152982 - The effect of feed frequency on growth survival and behaviour.pdf (1.68 MB)
The effect of feed frequency on growth, survival and behaviour of juvenile spiny lobster (Panulirus ornatus)
journal contributionposted on 2023-05-21, 13:12 authored by Kropielnicka-Kruk, K, Quinn FitzgibbonQuinn Fitzgibbon, Mohamed CodabaccusMohamed Codabaccus, Andrew TrotterAndrew Trotter, Dean GiosioDean Giosio, Christopher CarterChristopher Carter, Gregory SmithGregory Smith
Spiny lobsters have a range of complex chemical communication pathways that contribute to feeding behaviour. Feed intake is modulated by feed availability and feed characteristics, such as attractiveness and palatability, with behavioural factors, such as social competition and circadian rhythm, providing an extra layer of complexity. In this study, we investigated the effect of feed frequency on survival and growth of early-stage (instar 2-6) juvenile Palunirus ornatus. In addition, we investigated the interactive effect of feed frequency and circadian rhythm on lobster feed response. Lobsters were fed a set ration at a frequency of either one, two, four, eight, sixteen or thirty-two times per day over 49 days. The effect of feed frequency on growth and survival was determined. Circadian feeding activity under these feeding treatments was assessed by time-lapse photography. Increased feed frequency from one to sixteen feeds daily improved growth by increasing apparent feed intake (AFI) and feed attraction, as confirmed by the increased presence of lobsters in the feeding area. The rapid leaching of feed attractant, particularly free amino acid, suggests a beneficial effect of multiple feeding frequencies on feed intake and growth. However, more than sixteen feeds per day resulted in decreased feed intake and a subsequent reduction in growth. The decrease in feed intake is thought to be associated with saturation of the culture environment with attractants, resulting in a reduced behavioural response to feed supplies. This may indicate the need for depletion of attractants to retrigger a feeding response. As lobsters were grown communally, faster growth at sixteen rations per day was also coupled with increased cannibalism, likely driven by increased vulnerability with the occurrence of more frequent ecdysis events. Whereas circadian rhythm indicated more activity at night, an interaction between daytime activity and feed frequency was not observed.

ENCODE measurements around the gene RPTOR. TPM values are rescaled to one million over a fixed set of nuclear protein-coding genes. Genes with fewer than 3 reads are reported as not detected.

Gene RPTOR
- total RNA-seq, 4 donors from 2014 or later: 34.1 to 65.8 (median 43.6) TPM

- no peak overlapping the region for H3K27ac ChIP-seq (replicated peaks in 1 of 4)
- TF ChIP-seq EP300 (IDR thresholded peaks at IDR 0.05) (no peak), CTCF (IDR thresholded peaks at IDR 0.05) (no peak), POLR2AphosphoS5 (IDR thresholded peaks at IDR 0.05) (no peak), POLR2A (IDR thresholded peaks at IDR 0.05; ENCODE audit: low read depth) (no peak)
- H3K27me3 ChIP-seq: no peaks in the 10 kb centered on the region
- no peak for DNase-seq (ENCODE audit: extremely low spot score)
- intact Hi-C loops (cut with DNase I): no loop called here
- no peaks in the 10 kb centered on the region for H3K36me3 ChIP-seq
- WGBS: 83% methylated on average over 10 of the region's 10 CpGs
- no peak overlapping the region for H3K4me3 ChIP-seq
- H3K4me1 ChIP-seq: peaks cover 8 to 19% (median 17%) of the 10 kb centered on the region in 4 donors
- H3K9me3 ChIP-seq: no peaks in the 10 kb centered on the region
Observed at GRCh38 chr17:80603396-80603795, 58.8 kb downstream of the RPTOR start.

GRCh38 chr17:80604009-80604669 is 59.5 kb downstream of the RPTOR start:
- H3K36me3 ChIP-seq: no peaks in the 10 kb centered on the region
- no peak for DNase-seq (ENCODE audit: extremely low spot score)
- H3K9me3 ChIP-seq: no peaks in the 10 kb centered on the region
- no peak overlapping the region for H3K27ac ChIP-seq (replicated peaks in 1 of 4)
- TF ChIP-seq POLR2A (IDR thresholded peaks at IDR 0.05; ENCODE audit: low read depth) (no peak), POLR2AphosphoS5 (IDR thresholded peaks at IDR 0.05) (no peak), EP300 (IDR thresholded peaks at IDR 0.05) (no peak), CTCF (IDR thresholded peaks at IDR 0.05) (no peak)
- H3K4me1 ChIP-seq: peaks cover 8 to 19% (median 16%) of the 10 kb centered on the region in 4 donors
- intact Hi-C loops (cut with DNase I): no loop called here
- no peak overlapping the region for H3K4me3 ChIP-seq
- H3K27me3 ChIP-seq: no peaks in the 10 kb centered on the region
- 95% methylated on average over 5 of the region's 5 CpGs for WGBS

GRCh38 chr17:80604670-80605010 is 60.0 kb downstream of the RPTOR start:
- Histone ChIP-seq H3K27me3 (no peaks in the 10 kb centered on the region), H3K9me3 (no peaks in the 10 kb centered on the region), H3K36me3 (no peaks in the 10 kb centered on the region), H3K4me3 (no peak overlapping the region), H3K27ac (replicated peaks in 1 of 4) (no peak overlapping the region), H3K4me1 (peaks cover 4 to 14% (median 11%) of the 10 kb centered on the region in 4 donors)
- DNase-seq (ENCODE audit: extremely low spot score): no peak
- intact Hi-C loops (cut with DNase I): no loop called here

Australian Research Council
UTAS Nexus Aquasciences Pty Ltd
Department/SchoolInstitute for Marine and Antarctic Studies
Place of publicationSwitzerland
Rights statementCopyright: © 2022 by the authors. Licensee MDPI, Basel, Switzerland. This article is an open access article distributed under the terms and conditions of the Creative Commons 4.0 International (CC BY 4.0) license (https://creativecommons.org/licenses/by/4.0/).